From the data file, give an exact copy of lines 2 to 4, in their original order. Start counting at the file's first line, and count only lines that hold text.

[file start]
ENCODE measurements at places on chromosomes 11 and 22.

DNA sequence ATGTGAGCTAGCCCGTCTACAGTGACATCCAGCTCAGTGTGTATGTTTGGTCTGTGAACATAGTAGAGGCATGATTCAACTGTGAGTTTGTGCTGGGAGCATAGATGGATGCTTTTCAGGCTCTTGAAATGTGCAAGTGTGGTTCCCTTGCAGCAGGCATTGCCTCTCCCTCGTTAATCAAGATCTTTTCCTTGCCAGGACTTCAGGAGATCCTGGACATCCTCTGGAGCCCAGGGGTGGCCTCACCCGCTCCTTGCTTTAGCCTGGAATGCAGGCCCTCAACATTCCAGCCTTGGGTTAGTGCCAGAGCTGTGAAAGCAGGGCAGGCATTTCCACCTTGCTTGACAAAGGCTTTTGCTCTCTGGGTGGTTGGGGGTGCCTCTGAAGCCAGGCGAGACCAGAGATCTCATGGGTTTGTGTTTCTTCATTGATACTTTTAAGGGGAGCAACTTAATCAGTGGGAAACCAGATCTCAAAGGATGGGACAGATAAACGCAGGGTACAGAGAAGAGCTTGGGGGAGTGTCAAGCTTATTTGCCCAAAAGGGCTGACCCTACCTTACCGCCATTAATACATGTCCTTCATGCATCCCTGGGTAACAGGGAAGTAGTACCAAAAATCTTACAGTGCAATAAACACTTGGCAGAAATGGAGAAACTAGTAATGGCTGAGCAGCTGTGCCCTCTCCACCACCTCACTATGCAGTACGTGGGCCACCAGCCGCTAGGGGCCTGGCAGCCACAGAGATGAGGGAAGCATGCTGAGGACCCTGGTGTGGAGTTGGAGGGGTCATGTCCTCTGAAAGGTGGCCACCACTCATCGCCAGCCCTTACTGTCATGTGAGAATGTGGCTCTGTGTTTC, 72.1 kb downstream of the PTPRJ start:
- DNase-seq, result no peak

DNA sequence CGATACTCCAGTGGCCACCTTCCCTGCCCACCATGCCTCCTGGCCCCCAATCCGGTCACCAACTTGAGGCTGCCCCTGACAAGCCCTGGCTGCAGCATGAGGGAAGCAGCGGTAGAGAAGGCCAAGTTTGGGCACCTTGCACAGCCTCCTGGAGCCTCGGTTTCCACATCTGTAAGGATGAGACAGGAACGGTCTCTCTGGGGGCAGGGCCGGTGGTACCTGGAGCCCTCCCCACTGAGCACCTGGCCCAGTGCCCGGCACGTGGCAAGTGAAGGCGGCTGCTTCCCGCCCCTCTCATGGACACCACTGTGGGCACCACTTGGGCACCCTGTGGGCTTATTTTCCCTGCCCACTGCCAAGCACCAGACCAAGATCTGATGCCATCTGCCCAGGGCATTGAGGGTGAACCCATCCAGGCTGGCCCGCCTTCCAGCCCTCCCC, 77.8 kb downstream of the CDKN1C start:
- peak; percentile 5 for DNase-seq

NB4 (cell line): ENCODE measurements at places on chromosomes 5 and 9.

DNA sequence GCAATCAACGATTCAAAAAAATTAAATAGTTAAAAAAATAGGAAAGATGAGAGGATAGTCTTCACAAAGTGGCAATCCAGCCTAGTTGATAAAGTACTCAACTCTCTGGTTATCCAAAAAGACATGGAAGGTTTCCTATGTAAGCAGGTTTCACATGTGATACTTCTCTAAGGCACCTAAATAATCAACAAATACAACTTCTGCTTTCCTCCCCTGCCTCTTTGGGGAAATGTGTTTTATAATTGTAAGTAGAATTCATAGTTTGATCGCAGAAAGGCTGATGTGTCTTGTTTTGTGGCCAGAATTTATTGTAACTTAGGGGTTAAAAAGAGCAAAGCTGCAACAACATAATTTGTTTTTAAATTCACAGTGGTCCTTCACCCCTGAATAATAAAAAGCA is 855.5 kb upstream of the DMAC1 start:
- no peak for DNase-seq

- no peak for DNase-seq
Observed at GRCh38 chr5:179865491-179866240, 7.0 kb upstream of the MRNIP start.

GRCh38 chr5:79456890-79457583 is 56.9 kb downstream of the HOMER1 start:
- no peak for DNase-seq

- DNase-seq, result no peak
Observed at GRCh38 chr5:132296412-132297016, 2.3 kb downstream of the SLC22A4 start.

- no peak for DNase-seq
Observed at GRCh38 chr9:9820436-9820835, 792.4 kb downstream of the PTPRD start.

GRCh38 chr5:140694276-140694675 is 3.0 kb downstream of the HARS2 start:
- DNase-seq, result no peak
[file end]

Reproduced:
DNA sequence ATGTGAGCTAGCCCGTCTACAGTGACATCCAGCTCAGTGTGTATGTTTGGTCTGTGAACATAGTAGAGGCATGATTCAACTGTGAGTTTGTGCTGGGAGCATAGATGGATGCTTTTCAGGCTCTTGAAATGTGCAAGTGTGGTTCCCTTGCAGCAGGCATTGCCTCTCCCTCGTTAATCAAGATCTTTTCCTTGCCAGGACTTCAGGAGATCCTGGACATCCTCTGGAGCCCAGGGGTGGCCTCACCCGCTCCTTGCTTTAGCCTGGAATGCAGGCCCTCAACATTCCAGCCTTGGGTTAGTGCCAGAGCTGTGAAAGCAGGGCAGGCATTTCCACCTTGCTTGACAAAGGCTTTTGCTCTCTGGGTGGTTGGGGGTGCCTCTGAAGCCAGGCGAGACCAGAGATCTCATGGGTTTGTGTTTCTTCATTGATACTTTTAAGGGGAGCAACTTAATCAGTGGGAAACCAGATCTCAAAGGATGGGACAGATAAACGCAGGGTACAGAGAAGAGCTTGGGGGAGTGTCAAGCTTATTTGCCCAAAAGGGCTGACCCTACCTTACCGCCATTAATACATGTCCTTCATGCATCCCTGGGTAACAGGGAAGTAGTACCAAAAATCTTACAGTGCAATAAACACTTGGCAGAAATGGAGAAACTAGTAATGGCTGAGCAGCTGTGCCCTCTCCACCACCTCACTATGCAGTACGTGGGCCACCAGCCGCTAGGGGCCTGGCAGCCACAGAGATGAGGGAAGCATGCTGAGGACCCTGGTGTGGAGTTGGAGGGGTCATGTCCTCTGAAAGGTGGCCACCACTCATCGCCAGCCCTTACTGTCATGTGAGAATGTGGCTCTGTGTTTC, 72.1 kb downstream of the PTPRJ start:
- DNase-seq, result no peak

DNA sequence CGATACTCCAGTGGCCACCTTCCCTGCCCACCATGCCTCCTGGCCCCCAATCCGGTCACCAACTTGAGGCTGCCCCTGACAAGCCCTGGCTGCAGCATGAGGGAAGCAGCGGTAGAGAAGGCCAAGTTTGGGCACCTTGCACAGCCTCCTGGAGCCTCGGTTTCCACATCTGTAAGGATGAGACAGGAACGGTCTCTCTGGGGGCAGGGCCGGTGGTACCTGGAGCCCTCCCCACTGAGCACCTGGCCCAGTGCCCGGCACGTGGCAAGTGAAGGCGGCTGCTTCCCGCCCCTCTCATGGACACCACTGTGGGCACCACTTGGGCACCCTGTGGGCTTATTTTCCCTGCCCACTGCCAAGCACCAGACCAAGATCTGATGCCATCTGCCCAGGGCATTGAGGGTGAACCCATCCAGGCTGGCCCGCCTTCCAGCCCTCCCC, 77.8 kb downstream of the CDKN1C start: